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Flashcards in Physiology 2 Deck (108)
1

The GI Tract is all smooth muscle except?

upper 1/3 of esophagus and anal sphincter (striated)

2

Types of Smooth Muscle Contraction?

1. Phasic - parastalic
2. Tonic - can last hours

3

Chewing does?

1. breaks down food particles
2. mixes food with saliva
3. increase surface are to digest better

4

Functions of stomach?

1. storage-most in orad area
2. break down food particles in small cubic sizes
3. gastric emptying

5

GERD

-acid reflux
-heartburn
-hiatal hernia, pregnancy, failure of secondary peristalsis

6

Oxyntic Cells

Parietal Cells, in body of stomach, weak motility

7

Pyloric

antrum, very strong contractions, muscle is thicker in this area

8

accommodation

relaxation

9

Cells of Caja

-slow waves always present from these intestinal cells
"gastric pacemaker"
3-5 depolarizations/min

10

Vagal Stimulation effect on slow waves

-increase height of waves (so increase frequency of contraction)

11

What empties fastest in the stomach?

-isotonic water (everything becomes isotonic when it goes in duodenum)

12

CCK effect on emptying?

inhibits

13

Effect of acid on peristalsis?

decrease from neural reflex

14

Failure of Gastric Emptying

-fullness, loss of appetite, nausea
-obstruction-ulcer, nausea
-vagotomy

15

Increased Gastric Emptying

-inadequate regulation
-diarrhea, duodenal ulcer

16

Reason for irregular contractions in small intestine?

1. mixing
2. digesting
3. absorption

17

Peristalsis

propulsion, moves food only 4-5cm at a time, short

18

Migrating Motor Complex

-"housekeeper" reflex
-goes away when you start to eat
-# of contractions per minute except areas of extreme contractility (90min) b/c of motiline (creates wave beginning in stomach)

19

Small Intestine Motility

-must have spikes to have contraction

20

Teniae Coli

-longitudinal muscle

21

Haustra

-segmentation in colon, can disappear and reappear in different areas

22

Achalsia

food stuck in esophagus

23

rectosphinteric reflex

when rectum is distended, it will contract external sphincter
absent in paraphalgicts (rectal sphincter causes defication)
voluntary rexed for deification

24

Salivary Secretion Components

1. alpha amylase - pH 7, lingual lipase (acidic), solubilization (to taste food)
2. lubrication - needed for speech
3. protective function - allows drinking hot, dilute noxious substances, dec. cavities, sec. F, Ca, P, lysosomes to wash particles from teeth

25

Salivary Glands`

1. Parotid - watery 25-40% of output
2. Submaxilary - watery and mucus
3. Submandibular
-recieve lots of blood flow, CN nerves VII & IX both sympathetic and parasympathetic

26

Acinar cells

secretion goes unchanged in intercalated duct, then modified: abs NaCl, sec. K+ and bicarb in striated duct

27

Xerostamia

-absence of saliva

28

Ion concentration with flow rate

-hypotonic at all rates
-high K+ concentration all the time
-Na+ concentration low at low rates
-bicarb high at high rates

29

Changes in concentration as saliva moves from acinus to duct opening?

-Na+ decreases, K+ increases (secreted into duct)
-more happens the longer it stays in the gland

30

Kallikrein

salivary glands secrete it into the blood stream, acts on plasma proteins to cause secretion of Bradykinin to increase blood flow

31

What happens if you denervate salivary glands

they shrink

32

What 5 things does the stomach secrete?

1. Hydrogen Ion
2. Pepsinogens
3. Mucus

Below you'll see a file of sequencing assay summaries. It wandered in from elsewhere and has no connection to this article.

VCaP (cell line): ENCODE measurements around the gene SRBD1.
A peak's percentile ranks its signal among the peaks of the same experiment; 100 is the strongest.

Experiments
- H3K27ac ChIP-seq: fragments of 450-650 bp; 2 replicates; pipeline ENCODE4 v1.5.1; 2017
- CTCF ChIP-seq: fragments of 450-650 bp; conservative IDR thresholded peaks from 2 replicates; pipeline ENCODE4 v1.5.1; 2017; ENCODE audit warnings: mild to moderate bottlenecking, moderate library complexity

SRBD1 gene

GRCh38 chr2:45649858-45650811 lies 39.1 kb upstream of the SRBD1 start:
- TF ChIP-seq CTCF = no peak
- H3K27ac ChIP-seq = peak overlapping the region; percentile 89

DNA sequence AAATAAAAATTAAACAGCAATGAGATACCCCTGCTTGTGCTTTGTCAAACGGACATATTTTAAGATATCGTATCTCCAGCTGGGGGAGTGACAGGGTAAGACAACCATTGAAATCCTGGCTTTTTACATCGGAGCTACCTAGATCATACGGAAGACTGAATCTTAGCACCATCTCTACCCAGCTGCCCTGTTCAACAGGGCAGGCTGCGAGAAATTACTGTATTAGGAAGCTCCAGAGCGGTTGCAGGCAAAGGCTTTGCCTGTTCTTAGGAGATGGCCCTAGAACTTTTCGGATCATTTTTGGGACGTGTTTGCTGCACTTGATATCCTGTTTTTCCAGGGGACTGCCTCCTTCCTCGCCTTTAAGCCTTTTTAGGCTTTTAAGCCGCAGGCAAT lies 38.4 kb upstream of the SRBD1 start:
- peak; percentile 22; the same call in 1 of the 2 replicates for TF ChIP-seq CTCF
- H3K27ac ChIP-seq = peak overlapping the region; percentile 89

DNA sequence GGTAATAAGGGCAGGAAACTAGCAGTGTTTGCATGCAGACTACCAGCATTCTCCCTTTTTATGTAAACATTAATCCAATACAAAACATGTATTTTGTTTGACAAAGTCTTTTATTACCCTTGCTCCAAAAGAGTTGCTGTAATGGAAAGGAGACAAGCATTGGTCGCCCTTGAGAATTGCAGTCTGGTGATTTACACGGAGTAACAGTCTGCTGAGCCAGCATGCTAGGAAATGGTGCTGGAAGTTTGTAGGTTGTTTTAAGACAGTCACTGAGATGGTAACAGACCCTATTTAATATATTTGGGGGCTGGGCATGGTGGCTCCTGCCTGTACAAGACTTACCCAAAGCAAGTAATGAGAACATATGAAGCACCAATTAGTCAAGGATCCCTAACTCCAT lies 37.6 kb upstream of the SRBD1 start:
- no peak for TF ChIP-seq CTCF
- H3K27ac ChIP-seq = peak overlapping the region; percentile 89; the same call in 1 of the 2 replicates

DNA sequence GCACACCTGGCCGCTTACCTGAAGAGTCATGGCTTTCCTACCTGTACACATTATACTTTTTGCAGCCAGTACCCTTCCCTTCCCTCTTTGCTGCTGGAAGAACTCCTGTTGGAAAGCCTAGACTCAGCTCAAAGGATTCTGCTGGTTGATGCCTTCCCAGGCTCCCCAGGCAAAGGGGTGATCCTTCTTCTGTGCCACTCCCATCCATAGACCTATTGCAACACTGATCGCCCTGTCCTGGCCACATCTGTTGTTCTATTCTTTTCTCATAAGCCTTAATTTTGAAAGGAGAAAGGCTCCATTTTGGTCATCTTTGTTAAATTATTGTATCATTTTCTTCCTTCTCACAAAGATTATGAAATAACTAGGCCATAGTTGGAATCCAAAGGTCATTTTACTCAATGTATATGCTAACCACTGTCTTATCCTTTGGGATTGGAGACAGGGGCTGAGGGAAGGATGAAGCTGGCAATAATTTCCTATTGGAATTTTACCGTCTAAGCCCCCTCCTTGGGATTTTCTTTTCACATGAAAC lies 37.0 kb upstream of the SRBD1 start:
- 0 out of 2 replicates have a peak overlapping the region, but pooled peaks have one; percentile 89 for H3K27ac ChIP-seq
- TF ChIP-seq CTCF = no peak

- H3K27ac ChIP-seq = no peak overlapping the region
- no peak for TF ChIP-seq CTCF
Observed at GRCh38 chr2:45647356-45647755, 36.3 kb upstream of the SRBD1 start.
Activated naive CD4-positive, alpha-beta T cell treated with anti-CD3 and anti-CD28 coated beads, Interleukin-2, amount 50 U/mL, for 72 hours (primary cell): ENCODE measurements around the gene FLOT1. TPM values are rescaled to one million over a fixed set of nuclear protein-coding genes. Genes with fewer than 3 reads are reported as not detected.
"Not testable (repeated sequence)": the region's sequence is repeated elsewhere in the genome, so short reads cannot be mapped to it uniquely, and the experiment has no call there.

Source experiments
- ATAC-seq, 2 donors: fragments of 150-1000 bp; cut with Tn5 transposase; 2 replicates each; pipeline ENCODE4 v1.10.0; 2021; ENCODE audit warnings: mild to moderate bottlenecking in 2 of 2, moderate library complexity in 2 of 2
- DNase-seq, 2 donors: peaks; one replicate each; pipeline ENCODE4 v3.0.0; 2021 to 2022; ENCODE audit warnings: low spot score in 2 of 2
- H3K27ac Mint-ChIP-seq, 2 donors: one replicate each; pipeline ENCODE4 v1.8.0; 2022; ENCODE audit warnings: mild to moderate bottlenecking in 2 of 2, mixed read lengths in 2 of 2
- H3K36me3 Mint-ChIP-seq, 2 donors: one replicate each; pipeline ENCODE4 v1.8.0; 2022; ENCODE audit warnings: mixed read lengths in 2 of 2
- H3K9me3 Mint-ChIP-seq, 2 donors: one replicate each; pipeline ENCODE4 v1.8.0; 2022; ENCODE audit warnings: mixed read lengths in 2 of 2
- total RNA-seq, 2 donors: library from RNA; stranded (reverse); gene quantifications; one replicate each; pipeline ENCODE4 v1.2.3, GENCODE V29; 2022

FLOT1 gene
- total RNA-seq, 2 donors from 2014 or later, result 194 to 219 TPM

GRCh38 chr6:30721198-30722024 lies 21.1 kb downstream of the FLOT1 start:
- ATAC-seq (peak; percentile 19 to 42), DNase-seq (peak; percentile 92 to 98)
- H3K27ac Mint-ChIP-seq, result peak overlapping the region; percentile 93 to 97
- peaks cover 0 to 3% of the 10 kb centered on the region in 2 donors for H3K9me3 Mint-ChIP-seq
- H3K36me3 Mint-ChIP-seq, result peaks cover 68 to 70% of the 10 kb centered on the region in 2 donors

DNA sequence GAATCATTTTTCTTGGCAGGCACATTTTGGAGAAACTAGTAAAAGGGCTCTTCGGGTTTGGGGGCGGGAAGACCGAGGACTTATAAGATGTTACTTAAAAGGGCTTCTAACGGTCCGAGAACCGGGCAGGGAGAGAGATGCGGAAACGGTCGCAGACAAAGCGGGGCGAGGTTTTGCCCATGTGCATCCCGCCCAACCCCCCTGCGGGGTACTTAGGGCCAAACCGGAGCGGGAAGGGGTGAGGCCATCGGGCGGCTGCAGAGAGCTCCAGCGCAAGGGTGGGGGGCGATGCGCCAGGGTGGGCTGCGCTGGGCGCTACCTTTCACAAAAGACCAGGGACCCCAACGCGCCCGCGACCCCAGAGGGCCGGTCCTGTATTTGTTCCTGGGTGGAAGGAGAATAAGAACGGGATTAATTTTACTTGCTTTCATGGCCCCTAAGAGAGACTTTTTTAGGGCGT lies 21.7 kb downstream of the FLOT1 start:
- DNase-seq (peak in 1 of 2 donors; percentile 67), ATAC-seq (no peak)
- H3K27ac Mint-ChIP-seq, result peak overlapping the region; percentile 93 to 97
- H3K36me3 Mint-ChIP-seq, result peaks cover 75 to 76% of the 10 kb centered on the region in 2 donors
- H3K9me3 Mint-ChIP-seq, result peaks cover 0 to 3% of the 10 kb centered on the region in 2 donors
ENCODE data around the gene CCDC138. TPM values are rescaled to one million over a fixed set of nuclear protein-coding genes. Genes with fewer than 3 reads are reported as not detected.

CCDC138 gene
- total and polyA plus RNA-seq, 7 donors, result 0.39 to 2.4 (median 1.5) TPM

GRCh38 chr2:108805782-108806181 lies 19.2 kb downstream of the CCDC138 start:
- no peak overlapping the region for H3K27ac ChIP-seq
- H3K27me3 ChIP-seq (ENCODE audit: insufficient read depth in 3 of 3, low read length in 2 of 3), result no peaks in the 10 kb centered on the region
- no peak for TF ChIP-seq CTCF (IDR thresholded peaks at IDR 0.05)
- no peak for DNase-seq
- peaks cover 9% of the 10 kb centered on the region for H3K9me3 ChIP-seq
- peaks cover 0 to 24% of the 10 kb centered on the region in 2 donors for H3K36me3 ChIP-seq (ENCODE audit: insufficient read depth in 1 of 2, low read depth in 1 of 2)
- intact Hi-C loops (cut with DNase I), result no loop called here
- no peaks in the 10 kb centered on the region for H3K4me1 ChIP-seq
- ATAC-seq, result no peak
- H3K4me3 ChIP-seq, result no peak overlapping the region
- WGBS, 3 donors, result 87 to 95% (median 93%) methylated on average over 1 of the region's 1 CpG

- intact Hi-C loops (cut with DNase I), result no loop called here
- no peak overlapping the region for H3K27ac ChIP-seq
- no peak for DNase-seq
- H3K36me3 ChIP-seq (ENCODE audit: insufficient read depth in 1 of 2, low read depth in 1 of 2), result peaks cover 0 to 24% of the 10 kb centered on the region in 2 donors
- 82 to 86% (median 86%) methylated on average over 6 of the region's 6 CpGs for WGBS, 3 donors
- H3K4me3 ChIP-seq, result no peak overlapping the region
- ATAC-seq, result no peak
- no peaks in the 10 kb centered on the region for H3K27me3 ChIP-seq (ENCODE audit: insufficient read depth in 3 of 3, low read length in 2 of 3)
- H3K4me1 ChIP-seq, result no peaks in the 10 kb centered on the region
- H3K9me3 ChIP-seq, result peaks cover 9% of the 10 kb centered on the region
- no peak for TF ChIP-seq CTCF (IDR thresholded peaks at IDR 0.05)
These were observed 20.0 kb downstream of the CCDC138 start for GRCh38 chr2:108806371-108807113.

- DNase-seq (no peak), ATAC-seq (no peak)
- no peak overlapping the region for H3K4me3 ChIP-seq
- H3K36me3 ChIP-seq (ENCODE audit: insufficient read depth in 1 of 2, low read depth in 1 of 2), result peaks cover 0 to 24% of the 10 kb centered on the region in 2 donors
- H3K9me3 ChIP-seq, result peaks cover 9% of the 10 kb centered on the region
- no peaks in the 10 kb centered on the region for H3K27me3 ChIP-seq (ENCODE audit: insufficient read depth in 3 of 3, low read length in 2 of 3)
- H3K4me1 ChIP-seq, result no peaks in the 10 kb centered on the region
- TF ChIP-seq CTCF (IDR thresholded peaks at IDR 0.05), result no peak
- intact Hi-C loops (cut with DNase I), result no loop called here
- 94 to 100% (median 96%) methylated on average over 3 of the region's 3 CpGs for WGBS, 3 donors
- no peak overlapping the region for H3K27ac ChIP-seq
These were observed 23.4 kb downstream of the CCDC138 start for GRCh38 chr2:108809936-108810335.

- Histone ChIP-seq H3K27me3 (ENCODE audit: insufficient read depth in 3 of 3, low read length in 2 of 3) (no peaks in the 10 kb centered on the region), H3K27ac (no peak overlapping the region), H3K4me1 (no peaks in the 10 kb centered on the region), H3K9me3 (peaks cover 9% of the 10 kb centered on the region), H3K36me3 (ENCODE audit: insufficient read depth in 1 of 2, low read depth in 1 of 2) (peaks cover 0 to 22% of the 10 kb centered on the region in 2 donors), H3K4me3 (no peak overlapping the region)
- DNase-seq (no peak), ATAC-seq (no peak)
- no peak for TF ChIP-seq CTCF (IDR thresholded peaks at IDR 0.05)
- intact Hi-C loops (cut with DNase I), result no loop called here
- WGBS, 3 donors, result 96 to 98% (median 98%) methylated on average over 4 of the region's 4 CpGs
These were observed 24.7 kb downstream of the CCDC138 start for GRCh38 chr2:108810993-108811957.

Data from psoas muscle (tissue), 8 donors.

4. Intrinsic Factor
5. Water

33

Hydrogen Ion's Job in Stomach?

-activates conversion of pepsinogen into pepsin
-kills bacteria
-digests protein

***absence increases infection for small bowel

34

Pepsinogen's Job in Stomach?

-pepsin digests protein by cleaving interior peptide bonds

35

Mucus' Job in Stomach?

-lubricates food
-protects lining of stomach

36

Intrinsic Factor's Job in Stomach?

-lubricates food
-protects lining of stomach

37

Water's Job in Stomach?

-dissolves and dilutes ingested material
-secretes 1.5L per day

38

How long can the liver's stores of Vit B12 last?

5 years

39

What does the oxyntic gland mucosa secrete?

HCl

40

What does the pyloric mucosa release?

gastrin

41

What do mucus neck cells secrete?

mucus with vagal stimulation

42

What happens if you block carbanic anhydrase?

decrease acid secretion

43

How is H+ ion secreted?

down electrical gradient
against concentration gradient
into mucosa

44

What disrupts the cell membrane and cause the separation of charges across the mucosa to decrease pd?

aspirin and alcohol

45

What keeps acid from hurting stomach?

gastric mucosal barrier

46

Concentration of ions in gastric juice depending on the rate of secretion?

-Cl is constant
-H+ increases with increasing secretion
-Na+ decreases with increasing secretion
-K+ increases with increasing secretion

47

Electrolytes with chronic vomiting

hypokalemia, low Na+, loose H+
metabolic alkalosis

48

Chronic Diarrhea

metabolic acidosis

49

Non-oxyntic Fluids

-low volume with no acid production
-electrolytes like conc. in plasma
-produced continually at low rates, overwhelmed when secretion is stimulated from parietal cells

50

Increase in Oxyntic fluid due to?

acid stimulation

51

What are the 3 major stimulants of gastric acid secretion?

-gastrin: travels through circulation
-histamine: released from intracromlin like cells
stimulates acid secretion
-G cell
-Neuron

parital cell has all 3 receptors

gastrin + histamine decarboxylase activity (increased response)

52

Bile acid secretion

-independent of serum gastrin
-middle of the night
-peak is unrelated to plasmic gastrin levels

53

"fasting output"

-10% of max output of stomach

54

How much output does acid secretion peak at?

30mEq/hr

55

Cephalic Phase

-chew up food, then spit it out: 30% response of acid secretion (better the food, more acid)
-mechanisms are all in the head

56

What happens in the absence of gastrin?

vagus stimulates acid secretion
1. direct stimulation of parietal cell via Ach
2. release of gastrin via GRP

57

What part of food stimulates gastrin release?

protein (AA and peptides), lasts 1.5hr, 50-60% of acid secretion

58

What does distention do?

1. parietal cells to secrete (short intermediate reflux) - local
2. long-vaso-vagal reflux, stimulate gastric cells to release gastrin (GRP)

59

Mechanisms Regulating Gastrin Release